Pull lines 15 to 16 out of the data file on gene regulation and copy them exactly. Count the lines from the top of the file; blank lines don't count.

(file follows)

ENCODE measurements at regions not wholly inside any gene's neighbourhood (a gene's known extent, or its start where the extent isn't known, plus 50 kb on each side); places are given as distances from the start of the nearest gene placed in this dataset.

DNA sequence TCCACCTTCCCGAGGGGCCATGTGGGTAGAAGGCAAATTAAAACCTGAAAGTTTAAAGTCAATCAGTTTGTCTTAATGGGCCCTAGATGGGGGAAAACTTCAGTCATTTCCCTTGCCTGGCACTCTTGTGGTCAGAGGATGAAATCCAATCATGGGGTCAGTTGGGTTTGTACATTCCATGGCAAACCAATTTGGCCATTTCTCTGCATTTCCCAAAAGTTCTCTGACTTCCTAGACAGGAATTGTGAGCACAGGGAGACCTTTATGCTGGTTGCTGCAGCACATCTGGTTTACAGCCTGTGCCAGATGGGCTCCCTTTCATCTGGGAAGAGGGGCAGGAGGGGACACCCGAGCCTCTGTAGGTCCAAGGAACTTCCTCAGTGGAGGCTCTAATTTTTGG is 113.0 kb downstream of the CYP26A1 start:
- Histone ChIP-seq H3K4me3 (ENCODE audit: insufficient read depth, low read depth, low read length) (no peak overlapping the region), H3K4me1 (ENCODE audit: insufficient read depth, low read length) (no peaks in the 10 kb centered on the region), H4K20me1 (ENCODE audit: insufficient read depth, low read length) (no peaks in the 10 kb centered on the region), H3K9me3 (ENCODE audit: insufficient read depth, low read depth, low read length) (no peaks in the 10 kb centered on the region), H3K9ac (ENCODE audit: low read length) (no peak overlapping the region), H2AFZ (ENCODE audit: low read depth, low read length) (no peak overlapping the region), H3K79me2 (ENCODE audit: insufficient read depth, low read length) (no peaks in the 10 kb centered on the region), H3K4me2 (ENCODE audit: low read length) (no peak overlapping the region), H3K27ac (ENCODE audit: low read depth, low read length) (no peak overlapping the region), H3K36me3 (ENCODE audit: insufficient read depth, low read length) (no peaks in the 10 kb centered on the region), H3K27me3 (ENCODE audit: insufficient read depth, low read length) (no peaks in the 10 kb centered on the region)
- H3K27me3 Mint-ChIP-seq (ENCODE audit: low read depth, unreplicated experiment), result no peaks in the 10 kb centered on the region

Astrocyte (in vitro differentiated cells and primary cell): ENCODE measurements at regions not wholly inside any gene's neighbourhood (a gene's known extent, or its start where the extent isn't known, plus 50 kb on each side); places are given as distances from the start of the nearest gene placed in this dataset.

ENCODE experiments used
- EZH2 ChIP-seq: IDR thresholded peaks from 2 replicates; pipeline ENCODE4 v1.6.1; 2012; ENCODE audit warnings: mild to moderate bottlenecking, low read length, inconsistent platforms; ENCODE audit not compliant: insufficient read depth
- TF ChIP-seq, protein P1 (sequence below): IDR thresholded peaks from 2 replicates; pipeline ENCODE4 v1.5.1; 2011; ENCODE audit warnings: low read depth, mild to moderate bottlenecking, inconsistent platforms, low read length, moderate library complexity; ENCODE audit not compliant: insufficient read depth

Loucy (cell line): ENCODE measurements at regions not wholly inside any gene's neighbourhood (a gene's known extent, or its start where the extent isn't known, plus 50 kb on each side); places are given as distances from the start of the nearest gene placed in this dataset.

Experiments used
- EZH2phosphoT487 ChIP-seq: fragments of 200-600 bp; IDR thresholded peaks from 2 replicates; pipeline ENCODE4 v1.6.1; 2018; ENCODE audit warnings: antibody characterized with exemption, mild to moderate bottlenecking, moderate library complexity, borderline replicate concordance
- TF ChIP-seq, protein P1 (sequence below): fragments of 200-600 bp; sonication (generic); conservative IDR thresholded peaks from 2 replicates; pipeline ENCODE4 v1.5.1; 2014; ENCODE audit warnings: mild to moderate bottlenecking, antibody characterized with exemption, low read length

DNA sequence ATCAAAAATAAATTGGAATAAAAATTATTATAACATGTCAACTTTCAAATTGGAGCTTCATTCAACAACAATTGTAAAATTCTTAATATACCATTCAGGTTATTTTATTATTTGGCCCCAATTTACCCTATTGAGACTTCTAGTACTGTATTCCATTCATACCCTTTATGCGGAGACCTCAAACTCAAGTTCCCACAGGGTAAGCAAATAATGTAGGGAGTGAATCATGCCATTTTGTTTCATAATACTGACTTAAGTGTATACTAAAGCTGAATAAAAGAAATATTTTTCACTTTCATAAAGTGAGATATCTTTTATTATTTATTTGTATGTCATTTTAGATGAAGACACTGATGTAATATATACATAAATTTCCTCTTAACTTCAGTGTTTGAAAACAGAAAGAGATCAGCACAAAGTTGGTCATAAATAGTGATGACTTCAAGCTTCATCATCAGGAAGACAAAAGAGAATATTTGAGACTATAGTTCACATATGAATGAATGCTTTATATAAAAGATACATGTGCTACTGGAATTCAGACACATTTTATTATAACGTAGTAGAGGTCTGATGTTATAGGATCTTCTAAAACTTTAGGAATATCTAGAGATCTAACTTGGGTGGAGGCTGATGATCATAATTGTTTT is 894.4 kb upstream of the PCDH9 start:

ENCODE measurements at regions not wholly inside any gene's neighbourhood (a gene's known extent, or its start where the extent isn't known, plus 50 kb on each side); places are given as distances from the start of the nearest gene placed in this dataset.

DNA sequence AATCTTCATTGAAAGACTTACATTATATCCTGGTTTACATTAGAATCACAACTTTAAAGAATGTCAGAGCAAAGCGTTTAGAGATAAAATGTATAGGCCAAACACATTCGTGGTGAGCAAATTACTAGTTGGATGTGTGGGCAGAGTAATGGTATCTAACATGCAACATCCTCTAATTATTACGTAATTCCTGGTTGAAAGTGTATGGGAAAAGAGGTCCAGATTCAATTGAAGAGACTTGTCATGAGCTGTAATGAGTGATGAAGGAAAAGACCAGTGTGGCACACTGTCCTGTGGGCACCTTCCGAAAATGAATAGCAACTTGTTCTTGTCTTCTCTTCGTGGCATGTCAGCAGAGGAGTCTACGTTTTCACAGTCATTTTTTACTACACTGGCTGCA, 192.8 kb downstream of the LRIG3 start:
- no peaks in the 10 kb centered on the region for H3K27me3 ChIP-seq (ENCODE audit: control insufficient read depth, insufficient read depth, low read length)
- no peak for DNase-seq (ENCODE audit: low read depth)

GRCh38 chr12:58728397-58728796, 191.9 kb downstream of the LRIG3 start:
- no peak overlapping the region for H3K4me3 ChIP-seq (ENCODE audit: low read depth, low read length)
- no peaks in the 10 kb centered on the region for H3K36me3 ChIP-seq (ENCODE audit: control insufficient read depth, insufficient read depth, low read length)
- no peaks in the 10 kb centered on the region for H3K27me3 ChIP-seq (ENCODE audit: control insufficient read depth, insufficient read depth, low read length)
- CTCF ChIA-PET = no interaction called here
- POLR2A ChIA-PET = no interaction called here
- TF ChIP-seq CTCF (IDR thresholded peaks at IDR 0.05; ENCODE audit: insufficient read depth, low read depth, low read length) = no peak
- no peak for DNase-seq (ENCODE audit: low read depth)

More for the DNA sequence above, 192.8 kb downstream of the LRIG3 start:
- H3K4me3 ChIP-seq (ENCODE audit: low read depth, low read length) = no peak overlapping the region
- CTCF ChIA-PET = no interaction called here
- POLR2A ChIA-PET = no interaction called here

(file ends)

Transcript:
DNA sequence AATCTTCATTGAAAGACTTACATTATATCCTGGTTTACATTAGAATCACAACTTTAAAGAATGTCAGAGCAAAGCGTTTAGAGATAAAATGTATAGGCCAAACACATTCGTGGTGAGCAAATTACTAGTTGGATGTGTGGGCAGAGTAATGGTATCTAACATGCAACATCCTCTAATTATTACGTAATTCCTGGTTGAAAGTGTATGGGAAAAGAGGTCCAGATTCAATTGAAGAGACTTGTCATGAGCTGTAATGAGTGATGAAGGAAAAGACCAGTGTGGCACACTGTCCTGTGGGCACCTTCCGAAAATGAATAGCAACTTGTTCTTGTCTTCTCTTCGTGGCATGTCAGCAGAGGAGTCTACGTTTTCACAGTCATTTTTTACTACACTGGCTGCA, 192.8 kb downstream of the LRIG3 start:
- no peaks in the 10 kb centered on the region for H3K27me3 ChIP-seq (ENCODE audit: control insufficient read depth, insufficient read depth, low read length)